Thousands of city kids were left stranded this morning when school-bus drivers and matrons went on strike, leaving parents scrambling to find other ways to get their children to school.
On Fox-5 TV this morning, the mayor said the city won’t back down.
“There’s no extra money so we couldn’t change our mind and cave if we wanted to,” Bloomberg said. “There’s only a certain amount of money. I’m not going to move money away from police and worry about safety in the streets to pay bus drivers.”
The mayor also said he would not ask the courts to intervene right now.
“I don’t think it’s time yet to do that. No. 1, it’s not clear that all of the unions are striking. We’ll find out later this morning. It’s not clear this union won’t come to its senses and say I just don’t want to hurt the kids — and this is not something that’s going to help them. They’re going to lose out on their pay from now until June,” said the mayor.
The schools chancellor predicted widespread problems.
“It’s going to be chaotic today, it’s going to be traumatic. This is the first day. It hasn’t happened in 33 years,” said Walcott.
The devastating job action, called Monday by the union representing most of the city’s yellow bus drivers and matrons, left as many as 152,000 children — including 54,000 special-needs kids — faced with travel nightmares or even getting stuck at home for the duration of the work stoppage.
City officials took to the airwaves yesterday to blast Local 1181 of the Amalgamated Transit Union for leaving the students — many of whom have already suffered through Hurricane Sandy and missed a week of school — in the lurch.
“The union drivers are striking against our children, plain and simple,” Walcott said yesterday.
The city distributed free MetroCards to tens of thousands of students yesterday to help them with the expected transportation chaos. Free monthly cards also will be handed out to parents of kids in second grade and younger today.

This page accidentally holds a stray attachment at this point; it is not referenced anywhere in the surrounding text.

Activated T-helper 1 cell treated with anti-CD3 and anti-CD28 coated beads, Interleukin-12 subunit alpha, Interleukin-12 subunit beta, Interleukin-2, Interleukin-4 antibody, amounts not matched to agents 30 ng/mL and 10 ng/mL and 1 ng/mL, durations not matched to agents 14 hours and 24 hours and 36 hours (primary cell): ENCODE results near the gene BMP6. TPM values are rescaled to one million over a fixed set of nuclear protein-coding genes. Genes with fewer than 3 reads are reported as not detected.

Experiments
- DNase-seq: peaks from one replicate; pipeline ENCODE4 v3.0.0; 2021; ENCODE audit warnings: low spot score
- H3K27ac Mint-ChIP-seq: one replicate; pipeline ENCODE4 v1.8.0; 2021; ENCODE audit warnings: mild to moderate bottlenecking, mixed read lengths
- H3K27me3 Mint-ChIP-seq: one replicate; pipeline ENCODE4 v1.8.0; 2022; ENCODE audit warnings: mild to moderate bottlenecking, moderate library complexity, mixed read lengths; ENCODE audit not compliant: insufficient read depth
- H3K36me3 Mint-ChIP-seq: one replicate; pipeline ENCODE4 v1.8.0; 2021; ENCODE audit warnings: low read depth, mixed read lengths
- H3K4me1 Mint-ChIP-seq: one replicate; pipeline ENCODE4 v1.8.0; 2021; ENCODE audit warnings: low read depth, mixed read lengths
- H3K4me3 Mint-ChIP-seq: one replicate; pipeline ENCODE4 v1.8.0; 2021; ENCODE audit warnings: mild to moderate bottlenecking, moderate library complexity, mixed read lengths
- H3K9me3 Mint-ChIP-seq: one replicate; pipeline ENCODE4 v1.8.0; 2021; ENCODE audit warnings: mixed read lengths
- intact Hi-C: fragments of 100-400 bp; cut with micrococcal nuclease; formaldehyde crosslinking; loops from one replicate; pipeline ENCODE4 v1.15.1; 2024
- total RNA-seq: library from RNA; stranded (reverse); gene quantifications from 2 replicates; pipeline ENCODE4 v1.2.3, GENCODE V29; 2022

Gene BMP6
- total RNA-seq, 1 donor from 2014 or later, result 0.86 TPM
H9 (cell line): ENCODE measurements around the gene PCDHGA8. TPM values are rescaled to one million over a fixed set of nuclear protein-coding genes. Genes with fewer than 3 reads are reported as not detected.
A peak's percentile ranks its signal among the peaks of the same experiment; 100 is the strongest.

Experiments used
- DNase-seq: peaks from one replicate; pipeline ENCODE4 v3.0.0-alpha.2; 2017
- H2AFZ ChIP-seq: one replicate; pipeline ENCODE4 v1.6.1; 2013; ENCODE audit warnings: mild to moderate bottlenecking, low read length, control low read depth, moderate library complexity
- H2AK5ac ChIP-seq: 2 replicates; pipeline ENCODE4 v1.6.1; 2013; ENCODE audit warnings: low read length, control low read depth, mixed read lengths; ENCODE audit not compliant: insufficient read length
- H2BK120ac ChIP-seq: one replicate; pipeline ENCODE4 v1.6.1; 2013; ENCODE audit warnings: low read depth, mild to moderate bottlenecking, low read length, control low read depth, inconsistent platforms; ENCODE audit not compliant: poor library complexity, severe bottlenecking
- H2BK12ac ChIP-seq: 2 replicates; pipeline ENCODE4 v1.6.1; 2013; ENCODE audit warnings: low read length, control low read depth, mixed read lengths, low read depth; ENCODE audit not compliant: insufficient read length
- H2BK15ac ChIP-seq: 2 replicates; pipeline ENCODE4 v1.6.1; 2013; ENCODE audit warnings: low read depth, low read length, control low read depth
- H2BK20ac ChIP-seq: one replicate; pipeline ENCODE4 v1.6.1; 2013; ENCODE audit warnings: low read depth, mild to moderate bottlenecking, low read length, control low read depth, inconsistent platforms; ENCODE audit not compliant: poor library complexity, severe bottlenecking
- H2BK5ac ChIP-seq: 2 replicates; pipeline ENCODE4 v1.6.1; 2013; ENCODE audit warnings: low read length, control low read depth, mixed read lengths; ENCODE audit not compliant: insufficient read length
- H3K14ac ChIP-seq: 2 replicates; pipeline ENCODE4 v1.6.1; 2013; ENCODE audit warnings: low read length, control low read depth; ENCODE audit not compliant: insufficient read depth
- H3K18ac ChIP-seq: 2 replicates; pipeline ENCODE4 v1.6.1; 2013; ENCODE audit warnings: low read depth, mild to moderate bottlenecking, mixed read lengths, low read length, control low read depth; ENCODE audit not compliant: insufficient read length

But MTA officials acknowledged that the cards might not work at all subway stations until later today, nor on all public bus routes until late tomorrow.
The last time city school-bus drivers went on strike was 34 years ago. It lasted three months.
Today’s strike was sparked over a job-protection clause that the city removed from newly bid-out contracts.
Local 1181 claims that up to 2,500 of its members’ jobs will be at stake if new bus companies are awarded contracts in June without the protective clause.
“We’ve tried every option to avoid a strike, but our members feel that their back is to the wall and they must take a stand on this issue,” said Local 1181 chief Michael Cordiello.
Workers were heard chanting this morning “What do we want? Contracts. When do we want them? Now.”
The city disputes the group’s job numbers and insists it wasn’t allowed to maintain the protections because they were deemed illegal by the state’s highest court in 2011.
Education officials also said they’re trying to trim costs from their $1.1 billion yellow-busing budget, the highest in the nation.
While at least six small bus companies said they were planning to operate as usual this morning, it wasn’t clear whether union protesters might try to block them.
Asked yesterday whether his union would allow other workers to cross picket lines or enter non-union bus depots, Cordiello would only say, “Our members have been instructed to do nothing that’s illegal.”
His union represents nearly 9,000 drivers, matrons and mechanics — including nearly all the bus matrons who are required to supervise special-ed students.
That appeared to mean that even companies with non-Local 1181 drivers would be prevented from running their special-education routes.
Local 584 of the Teamsters union — which represents roughly 1,000 drivers, matrons and mechanics — said it wouldn’t join the strike because its contract with bus companies doesn’t allow for it.
But its president, Dan Gatto, also said his members wouldn’t cross picket lines.Parents can get updated information on which bus routes are running by clicking the Department of Education link on the city’s nyc.gov Web site or at www.opt-osfns.org/opt/Resources/SchoolRouteStSearch/searchresult.aspx.